Community engagement letter

Rio Tinto’s work with the Southside residents on Nechako reservoir issues progresses

Group works to create a pathway for addressing every issue raised

The Southside Working Group, formed as a part of Rio Tinto’s Water Engagement Initiative (WEI), is working to outline issues and will be forming a committee to oversee implementation and redressal of issues raised by the residents.

According to resident and part of the working group, Tim Plesko, currently work is being done to facilitate the installation of navigational aids to mark safe passageways leading to the portage.

“This is from Ootsa Lake to Big Eusik lake. There will be a series of navigational buoys installed to mark hazards and safer deep channels for travellers by boat to the portage. These will be installed and removed each spring and fall due to the ice movement on the reservoir during spring breakup,” he said.

The Water Engagement Initiative, which began its work in June 2019, saw participation from roughly 40 community members, sharing a wide range of issues and concerns, and identifying opportunities to better address these interests. Once it was identified that residents on the Southside faced unique challenges with respect to the Nechako Reservoir, the Southside Working Group was formed.

Some of the issues identified to date have included: erosion, livestock, water pumps and intakes, water quality, navigation, recreation, wildlife, fish, funding, wildfire, communication, and power.

“As a permanent resident that lives on the reservoir, I see how the weather can change very quickly. This makes traveling on the reservoir extremely dangerous. The WEI process has been a great tool to allow community input, sharing the realities of living and working on the reservoir, it allows concerns to be voiced,” said Plseko.

For the group, safety on the water and accessible use of the reservoir are at the top of the list, when it comes to concerns around the reservoir. Fish and wildlife habitat also rank high on the list, along with erosion and driftwood debris which restrict the access to shoreline on the reservoir.

“This summer we are seeing the first changes of identified concerns to be implemented. These changes for the better should help anyone using this part of the reservoir. This will be great for all the community and visitors,” noted Plesko. “These markers will help save lives and equipment, by helping keep boaters out of the submerged trees and off near surface shallow shoals.”

The group is also looking into some possible dock locations, and the design and logistics of how these docks will be used and maintained.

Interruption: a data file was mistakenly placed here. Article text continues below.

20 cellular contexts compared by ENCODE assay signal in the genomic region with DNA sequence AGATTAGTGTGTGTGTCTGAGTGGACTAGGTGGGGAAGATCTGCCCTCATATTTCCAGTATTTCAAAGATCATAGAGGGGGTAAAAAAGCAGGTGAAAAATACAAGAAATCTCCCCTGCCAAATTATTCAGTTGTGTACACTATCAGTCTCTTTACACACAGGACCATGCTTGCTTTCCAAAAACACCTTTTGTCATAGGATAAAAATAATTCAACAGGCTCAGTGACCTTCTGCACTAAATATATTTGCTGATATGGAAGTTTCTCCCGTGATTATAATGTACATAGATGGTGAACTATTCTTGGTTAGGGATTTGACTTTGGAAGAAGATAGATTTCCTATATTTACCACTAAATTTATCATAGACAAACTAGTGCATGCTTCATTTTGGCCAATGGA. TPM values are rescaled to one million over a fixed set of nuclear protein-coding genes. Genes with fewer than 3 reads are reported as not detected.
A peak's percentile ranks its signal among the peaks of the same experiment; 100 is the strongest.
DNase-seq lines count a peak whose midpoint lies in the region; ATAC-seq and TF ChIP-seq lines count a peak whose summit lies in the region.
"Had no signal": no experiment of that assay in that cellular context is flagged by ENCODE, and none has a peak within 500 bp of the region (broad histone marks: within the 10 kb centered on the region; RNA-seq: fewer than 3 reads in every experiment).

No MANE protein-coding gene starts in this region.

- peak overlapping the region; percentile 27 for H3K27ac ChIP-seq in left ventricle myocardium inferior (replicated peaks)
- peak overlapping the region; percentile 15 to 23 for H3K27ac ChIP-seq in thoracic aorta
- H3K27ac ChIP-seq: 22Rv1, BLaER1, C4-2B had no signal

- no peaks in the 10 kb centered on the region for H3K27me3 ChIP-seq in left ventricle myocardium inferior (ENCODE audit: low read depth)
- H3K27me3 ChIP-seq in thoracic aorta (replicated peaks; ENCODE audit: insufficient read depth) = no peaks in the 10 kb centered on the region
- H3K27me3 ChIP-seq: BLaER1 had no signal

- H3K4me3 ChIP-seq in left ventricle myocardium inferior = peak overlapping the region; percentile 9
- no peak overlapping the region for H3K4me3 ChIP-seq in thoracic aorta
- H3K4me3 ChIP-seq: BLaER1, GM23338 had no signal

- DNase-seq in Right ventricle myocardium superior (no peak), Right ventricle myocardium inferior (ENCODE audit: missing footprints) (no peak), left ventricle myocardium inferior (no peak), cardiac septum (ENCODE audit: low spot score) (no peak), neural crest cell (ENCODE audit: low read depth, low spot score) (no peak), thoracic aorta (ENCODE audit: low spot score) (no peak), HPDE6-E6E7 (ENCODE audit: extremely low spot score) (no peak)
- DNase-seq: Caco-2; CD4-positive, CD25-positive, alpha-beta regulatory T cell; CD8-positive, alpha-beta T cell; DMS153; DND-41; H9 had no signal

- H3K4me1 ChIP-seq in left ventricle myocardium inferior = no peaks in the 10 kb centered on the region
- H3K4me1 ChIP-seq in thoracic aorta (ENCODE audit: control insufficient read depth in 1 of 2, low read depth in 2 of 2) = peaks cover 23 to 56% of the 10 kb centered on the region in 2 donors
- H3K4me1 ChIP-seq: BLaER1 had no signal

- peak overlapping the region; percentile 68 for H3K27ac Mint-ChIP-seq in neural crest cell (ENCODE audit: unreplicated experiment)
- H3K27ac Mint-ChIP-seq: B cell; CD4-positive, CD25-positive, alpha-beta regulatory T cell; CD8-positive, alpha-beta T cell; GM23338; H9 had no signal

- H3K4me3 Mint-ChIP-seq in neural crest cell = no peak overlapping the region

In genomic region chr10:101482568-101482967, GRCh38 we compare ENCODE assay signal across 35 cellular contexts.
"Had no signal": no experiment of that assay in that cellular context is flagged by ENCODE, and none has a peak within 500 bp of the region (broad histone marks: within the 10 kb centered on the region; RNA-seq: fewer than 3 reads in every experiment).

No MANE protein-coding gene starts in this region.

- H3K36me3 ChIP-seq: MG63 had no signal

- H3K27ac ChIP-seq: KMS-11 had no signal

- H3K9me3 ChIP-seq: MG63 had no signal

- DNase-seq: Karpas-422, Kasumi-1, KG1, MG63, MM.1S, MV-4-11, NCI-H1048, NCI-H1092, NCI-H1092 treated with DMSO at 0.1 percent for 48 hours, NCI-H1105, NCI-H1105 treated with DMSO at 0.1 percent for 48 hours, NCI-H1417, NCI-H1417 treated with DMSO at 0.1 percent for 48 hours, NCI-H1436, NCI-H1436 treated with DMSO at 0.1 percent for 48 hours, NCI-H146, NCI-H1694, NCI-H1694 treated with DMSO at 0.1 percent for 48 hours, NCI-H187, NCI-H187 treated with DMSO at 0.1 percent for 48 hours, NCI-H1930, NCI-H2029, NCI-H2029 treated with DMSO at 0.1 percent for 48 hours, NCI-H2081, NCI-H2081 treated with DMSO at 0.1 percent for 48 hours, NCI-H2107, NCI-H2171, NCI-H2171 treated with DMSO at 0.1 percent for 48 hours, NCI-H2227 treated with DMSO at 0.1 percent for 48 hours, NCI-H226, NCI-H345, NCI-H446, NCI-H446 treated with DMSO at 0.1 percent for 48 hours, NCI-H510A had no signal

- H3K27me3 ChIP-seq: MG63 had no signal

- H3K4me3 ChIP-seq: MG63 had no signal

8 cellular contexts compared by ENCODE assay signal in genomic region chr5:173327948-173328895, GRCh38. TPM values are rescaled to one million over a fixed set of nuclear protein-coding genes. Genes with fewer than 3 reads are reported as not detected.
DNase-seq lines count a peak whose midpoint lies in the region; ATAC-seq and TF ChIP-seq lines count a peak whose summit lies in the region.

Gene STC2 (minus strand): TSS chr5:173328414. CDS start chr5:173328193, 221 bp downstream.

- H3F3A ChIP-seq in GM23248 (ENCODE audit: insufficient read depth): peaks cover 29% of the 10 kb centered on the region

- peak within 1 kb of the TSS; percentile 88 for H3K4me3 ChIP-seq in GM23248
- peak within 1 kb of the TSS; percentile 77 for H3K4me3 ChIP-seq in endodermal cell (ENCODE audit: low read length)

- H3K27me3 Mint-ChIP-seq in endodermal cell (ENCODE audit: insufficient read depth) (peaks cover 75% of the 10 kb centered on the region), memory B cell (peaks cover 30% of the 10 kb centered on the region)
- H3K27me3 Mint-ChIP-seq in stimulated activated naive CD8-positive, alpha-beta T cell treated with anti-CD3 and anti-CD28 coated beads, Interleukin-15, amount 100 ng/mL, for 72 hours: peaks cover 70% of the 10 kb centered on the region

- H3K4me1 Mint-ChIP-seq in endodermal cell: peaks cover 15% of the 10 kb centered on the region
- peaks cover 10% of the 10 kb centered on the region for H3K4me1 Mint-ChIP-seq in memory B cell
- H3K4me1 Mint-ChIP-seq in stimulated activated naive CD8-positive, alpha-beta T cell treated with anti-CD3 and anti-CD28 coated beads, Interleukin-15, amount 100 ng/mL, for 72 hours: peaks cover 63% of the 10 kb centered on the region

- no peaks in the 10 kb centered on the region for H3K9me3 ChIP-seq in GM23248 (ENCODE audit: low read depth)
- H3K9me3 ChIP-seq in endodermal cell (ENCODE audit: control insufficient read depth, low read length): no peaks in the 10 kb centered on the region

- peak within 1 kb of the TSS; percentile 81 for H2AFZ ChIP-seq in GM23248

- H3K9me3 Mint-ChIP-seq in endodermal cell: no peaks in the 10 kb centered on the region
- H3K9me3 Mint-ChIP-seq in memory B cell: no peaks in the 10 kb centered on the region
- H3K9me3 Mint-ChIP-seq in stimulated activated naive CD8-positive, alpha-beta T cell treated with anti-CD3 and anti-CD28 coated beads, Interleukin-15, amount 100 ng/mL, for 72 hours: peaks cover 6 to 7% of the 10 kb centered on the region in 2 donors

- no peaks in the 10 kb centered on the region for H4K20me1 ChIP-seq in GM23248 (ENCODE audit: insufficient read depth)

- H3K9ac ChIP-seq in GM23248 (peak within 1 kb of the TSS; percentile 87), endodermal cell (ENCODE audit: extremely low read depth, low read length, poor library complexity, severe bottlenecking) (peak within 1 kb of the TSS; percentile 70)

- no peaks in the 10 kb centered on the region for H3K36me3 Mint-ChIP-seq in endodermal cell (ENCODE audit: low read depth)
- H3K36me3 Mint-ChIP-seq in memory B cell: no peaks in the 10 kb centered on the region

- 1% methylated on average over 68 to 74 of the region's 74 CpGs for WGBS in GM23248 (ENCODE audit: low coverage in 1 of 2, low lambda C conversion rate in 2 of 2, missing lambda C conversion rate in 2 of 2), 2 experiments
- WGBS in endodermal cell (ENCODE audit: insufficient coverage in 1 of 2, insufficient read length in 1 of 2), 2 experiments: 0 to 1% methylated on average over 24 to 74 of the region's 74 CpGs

Currently, several community members along with Plesko, such as Gary and Julie Blackwell, Mike Robertson, Charlie Rensby, Clint Lambert, and James Rakochy, have participated in the Southside Working Group. And the WEI process has proven to be very helpful to the residents.

“The WEI process has allowed me to voice my concerns. Previously, it has been very difficult to communicate and discuss ongoing identified issues with the water licensed operator of the reservoir, Rio Tinto,” said Plesko, adding, “We will have an ongoing long term locally recognized group, and contact persons, that will be able to have access more directly with Rio Tinto.”

Once the WEI process is complete, a Southside Implementation Committee will meet once or twice per year to review results from monitoring efforts, discuss emerging issues, identify information gaps, and confirm actions as needed.

Tim Plesko, Gary Blackwell and Mike Robertson, from the Southside Working Group, and Andy Lecuyer, and Andrew Czornohalan from Rio Tinto, have volunteered to lead the Southside Implementation Committee.

“There has been a change in how Rio Tinto has viewed and is doing business in our communities. They seem to be more receptive and respectful to the population that their operation is affecting,” remarked Plesko.

The ongoing long term working group of local residents is now encouraging any resident of the reservoir to bring their observations and concerns to the group, Plesko added.

“The concerns or observations can then be passed on to the Rio Tinto representative on the committee. This person is responsible to respond in a timely manner to the query. This is a great change from past operational days,” he concluded.